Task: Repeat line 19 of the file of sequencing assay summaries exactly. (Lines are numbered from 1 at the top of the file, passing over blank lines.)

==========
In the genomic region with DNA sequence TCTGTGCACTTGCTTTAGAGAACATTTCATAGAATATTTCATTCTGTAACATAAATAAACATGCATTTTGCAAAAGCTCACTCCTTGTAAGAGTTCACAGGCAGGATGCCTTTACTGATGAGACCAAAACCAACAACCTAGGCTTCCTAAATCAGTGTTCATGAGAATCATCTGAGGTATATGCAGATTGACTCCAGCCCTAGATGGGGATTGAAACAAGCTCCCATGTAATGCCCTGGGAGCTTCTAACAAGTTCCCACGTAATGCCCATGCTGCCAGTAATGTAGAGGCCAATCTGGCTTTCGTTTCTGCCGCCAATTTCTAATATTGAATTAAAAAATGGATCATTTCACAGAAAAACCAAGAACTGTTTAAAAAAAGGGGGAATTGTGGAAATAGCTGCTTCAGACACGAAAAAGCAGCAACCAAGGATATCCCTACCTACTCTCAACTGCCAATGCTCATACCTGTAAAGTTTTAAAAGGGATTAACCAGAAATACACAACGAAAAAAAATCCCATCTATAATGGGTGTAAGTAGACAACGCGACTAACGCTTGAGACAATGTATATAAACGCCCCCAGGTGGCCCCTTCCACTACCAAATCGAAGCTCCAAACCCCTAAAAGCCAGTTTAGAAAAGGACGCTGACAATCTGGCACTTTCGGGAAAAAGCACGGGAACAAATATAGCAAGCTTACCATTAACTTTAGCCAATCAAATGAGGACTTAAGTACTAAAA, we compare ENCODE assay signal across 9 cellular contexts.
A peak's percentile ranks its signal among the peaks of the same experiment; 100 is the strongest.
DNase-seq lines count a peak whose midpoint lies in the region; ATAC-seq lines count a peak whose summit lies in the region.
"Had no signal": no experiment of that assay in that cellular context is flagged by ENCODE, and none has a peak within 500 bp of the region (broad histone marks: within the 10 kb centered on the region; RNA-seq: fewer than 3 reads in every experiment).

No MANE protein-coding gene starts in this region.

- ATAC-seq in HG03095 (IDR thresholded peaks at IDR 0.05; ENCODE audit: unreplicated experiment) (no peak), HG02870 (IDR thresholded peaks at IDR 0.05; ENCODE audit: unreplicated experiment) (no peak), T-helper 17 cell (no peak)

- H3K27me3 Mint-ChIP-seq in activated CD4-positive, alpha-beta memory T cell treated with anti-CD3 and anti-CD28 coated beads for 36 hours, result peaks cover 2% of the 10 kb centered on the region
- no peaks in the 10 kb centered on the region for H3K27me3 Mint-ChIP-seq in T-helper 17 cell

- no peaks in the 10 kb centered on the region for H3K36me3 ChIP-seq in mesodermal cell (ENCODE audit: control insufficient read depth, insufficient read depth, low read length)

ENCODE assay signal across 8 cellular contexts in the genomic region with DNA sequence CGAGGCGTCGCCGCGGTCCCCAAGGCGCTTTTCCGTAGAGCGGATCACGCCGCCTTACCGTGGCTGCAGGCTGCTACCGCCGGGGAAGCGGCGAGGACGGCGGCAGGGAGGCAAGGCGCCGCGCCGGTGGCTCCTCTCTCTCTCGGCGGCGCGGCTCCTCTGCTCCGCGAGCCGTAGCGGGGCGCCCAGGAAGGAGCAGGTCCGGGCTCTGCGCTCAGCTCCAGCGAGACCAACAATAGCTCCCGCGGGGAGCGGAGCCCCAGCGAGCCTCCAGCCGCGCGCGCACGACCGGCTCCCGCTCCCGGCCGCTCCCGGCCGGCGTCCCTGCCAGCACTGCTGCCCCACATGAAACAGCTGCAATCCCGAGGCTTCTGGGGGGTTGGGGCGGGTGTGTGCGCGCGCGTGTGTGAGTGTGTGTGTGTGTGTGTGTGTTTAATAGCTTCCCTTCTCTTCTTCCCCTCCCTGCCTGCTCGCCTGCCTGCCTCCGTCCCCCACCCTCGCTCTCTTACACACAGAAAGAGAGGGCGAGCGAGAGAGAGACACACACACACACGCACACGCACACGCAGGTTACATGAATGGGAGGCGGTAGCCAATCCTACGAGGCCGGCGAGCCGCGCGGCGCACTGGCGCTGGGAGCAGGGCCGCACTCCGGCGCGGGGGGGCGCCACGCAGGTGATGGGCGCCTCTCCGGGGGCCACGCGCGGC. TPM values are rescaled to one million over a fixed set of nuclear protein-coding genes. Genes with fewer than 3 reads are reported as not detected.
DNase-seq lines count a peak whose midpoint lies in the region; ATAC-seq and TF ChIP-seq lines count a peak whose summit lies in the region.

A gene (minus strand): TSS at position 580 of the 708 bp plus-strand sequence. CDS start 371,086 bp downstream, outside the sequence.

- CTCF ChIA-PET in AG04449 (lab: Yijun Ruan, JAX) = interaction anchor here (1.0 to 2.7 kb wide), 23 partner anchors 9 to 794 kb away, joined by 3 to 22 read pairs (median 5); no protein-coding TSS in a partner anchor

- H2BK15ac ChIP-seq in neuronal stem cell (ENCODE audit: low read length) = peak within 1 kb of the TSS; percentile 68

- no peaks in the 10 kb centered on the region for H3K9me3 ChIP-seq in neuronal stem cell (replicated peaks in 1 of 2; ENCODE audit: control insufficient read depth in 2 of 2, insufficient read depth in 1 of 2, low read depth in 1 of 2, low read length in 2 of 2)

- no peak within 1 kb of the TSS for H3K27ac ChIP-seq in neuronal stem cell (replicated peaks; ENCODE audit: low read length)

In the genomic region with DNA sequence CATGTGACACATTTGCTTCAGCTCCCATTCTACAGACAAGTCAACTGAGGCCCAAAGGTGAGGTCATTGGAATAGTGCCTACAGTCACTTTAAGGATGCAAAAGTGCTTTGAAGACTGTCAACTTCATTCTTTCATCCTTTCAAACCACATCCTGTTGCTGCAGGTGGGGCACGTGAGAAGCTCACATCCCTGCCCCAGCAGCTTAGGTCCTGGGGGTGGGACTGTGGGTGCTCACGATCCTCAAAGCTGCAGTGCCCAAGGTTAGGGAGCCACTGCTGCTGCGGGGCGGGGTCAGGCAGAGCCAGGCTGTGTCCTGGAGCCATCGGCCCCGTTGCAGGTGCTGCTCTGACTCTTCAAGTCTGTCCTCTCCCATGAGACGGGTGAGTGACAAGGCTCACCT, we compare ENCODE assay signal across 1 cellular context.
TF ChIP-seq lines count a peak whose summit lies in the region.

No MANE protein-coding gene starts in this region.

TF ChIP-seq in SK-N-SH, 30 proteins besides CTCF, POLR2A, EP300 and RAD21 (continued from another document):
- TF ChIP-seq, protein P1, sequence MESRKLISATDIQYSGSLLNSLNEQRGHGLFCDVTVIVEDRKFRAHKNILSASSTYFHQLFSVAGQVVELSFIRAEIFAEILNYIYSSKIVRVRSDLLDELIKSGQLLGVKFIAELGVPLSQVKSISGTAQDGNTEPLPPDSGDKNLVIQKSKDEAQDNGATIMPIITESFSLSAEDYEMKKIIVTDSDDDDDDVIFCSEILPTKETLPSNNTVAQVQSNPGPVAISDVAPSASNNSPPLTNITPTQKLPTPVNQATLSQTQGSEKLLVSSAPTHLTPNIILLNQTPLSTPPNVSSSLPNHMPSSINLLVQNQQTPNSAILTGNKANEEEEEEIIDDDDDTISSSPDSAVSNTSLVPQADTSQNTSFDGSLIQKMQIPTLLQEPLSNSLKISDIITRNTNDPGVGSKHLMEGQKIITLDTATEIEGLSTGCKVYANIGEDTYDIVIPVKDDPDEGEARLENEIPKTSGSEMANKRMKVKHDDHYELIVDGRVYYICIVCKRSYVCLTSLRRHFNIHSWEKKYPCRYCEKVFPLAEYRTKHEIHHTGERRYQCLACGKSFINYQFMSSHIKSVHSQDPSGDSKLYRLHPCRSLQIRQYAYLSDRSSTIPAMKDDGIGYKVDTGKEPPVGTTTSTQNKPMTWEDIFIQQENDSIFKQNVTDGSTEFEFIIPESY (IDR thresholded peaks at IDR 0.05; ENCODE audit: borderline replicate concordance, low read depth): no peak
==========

No MANE protein-coding gene starts in this region.